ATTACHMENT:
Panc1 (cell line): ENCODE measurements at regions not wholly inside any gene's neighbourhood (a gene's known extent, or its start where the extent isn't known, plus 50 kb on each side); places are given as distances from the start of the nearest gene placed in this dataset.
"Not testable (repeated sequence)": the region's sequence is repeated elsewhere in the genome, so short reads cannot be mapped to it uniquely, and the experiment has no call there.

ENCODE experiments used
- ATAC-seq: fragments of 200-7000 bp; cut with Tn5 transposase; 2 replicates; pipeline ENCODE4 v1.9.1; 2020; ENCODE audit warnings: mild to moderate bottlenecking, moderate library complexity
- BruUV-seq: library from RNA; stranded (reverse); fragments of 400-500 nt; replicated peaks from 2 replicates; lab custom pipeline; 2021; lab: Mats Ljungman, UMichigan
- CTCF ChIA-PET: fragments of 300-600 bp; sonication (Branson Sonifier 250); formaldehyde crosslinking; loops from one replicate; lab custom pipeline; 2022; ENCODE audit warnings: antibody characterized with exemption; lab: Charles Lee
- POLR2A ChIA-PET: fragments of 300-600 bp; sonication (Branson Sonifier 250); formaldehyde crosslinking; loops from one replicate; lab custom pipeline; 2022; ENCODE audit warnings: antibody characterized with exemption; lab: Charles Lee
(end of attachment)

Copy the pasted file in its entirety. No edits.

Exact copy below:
Panc1 (cell line): ENCODE measurements at regions not wholly inside any gene's neighbourhood (a gene's known extent, or its start where the extent isn't known, plus 50 kb on each side); places are given as distances from the start of the nearest gene placed in this dataset.
"Not testable (repeated sequence)": the region's sequence is repeated elsewhere in the genome, so short reads cannot be mapped to it uniquely, and the experiment has no call there.

ENCODE experiments used
- ATAC-seq: fragments of 200-7000 bp; cut with Tn5 transposase; 2 replicates; pipeline ENCODE4 v1.9.1; 2020; ENCODE audit warnings: mild to moderate bottlenecking, moderate library complexity
- BruUV-seq: library from RNA; stranded (reverse); fragments of 400-500 nt; replicated peaks from 2 replicates; lab custom pipeline; 2021; lab: Mats Ljungman, UMichigan
- CTCF ChIA-PET: fragments of 300-600 bp; sonication (Branson Sonifier 250); formaldehyde crosslinking; loops from one replicate; lab custom pipeline; 2022; ENCODE audit warnings: antibody characterized with exemption; lab: Charles Lee
- POLR2A ChIA-PET: fragments of 300-600 bp; sonication (Branson Sonifier 250); formaldehyde crosslinking; loops from one replicate; lab custom pipeline; 2022; ENCODE audit warnings: antibody characterized with exemption; lab: Charles Lee